He decried the whitewashing of the subsequent protest art.
“They just tried to make people forget what happened here in the past week. I wanted (the graffiti) to stay, to be there, because it’s their chance to express themselves,” he said.
By late Monday afternoon, the wall was full of new signs, slogans and posters about China once again, with scores of tourists and local residents arriving to take photos.
Lyndon Li Shixiang, an activist from China who said he is exiled in the UK where he is seeking an asylum, said he spent hours over the past two days in Brick Lane observing events and chatting to people. It was encouraging to see Chinese people in Britain joining together and expressing their political opinions, he said.
“I think it’s a great day … everybody was coming here voluntarily. There is no organization. There’s no one leader or anything, but everybody’s expressing their dissenting views against the Chinese Communist Party,” he said. “It unites everybody.”
Intentions and repercussions
Despite the controversy and backlash the Chinese propaganda slogan has set off, the initial intent of those who stenciled the slogans is less clear. On social media, users debated whether the slogans were an expression of support for the regime or an act of cleverly subversive political satire.
In a printed statement pasted next to the slogan on the wall, the creators described themselves as “a group of free-spirited Chinese artists.”
“In an adamant display of freedom of expression, the characters stand as a silent reminder of the oppression of thought, press freedom and to free speech that is still rampant in China in 2023,” the statement said.
However one of the artists, who goes by the name Yi Que, suggested an alternative motive.
“Let’s see what happens when we use the method of socialist construction to decolonize the false freedom of the West,” he wrote on Instagram.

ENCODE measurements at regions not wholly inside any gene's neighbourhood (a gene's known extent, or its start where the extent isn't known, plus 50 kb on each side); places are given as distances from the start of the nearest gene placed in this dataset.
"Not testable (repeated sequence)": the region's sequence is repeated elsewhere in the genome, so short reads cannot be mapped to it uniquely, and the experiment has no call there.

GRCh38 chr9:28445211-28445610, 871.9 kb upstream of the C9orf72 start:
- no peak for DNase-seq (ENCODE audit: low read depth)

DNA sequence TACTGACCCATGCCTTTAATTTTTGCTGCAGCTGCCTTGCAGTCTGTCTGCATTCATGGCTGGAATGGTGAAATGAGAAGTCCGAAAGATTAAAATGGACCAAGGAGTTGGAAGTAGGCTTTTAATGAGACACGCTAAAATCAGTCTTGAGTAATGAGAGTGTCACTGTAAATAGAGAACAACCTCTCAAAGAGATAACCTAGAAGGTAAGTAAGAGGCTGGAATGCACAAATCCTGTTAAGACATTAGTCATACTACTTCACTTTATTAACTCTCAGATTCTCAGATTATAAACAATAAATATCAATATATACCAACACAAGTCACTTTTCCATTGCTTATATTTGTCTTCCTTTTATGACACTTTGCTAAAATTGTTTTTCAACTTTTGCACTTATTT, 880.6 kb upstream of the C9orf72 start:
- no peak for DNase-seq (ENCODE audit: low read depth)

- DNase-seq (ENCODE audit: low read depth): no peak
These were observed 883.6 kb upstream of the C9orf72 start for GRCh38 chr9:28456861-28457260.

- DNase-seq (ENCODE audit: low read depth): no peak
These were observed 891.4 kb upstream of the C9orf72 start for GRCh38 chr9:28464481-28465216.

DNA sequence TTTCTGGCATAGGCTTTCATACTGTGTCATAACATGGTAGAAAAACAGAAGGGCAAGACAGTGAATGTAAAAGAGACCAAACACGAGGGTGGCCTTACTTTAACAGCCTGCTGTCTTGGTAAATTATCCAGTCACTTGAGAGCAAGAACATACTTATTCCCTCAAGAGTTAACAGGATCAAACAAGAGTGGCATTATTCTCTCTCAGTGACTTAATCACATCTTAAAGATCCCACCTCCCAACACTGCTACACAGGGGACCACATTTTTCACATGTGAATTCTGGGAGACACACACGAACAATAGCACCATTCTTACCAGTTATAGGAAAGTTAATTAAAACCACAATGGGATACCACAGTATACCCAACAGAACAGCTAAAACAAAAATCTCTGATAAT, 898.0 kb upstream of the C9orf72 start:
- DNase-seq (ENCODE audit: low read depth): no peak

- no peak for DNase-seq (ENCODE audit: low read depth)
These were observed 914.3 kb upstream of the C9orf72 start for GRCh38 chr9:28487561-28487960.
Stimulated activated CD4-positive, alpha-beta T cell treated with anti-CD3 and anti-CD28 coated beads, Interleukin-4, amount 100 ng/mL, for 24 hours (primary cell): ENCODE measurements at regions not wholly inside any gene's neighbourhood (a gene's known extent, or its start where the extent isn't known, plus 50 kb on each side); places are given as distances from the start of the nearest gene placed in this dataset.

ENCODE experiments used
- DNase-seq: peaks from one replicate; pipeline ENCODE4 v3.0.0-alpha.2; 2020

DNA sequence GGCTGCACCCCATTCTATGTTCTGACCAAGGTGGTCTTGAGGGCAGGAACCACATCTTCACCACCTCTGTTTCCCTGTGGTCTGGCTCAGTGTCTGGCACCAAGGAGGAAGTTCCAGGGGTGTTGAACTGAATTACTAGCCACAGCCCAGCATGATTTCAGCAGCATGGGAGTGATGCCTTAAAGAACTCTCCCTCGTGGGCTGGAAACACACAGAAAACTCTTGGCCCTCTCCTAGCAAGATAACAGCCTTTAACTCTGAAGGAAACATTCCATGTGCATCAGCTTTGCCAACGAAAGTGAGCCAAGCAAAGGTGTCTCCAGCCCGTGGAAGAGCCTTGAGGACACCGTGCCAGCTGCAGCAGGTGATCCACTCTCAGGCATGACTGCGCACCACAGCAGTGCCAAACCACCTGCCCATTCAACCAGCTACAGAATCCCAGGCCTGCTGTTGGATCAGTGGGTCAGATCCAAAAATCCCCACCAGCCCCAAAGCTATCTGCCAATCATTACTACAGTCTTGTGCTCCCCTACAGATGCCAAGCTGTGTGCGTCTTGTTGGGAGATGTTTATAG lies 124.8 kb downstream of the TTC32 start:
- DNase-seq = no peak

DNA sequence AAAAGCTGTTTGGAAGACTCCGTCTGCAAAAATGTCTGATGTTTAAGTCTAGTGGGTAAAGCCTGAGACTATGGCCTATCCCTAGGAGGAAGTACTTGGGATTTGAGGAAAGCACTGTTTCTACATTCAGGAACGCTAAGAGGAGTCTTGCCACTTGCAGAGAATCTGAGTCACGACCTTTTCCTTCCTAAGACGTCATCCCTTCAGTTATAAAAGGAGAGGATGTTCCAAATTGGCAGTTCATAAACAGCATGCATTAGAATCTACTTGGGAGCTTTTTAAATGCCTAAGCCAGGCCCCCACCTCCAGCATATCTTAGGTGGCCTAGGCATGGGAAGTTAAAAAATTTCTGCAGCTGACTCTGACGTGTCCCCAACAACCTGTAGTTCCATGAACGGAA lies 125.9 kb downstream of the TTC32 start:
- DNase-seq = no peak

Many replies underneath Yi’s post were critical of the project.
“Obstructing freedom of speech is not a part of freedom of speech. The jargons you used cannot justify your brutal destruction of other people’s art,” said a top reply on the post.
“It is such a shame that you [are] repeating and promoting a totalitarian government’s political propaganda without having the guts to mention the political implications and satire behind the ‘socialist core value,’” it added.
Badiucao, a prominent Chinese-Australian dissident artist, said regardless of the creators’ intention, they were wrong in erasing other artists’ work. While graffiti artists often paint over older pieces, they are expected to follow established etiquette and unwritten rules withing the street art community, he noted.
“The Chinese creators had little respect for other people’s artistic expression and freedom of speech,” he said. “The way they presented their work is by destruction of others.”
On Monday evening, Yi Que posted another statement on Instagram, insisting that he holds “no political stance.”
“I love my country, but we still have the right to introspect objectively,” he said.
“The situation escalated beyond my imagination, to the point where I must protect myself and my family,” he said, citing severe cyber-bullying and death threats.
He did not respond to CNN’s interview request.
By Tuesday morning, the wall had been whitewashed again.
This story was updated with new information about Lyndon Li Shixiang’s status.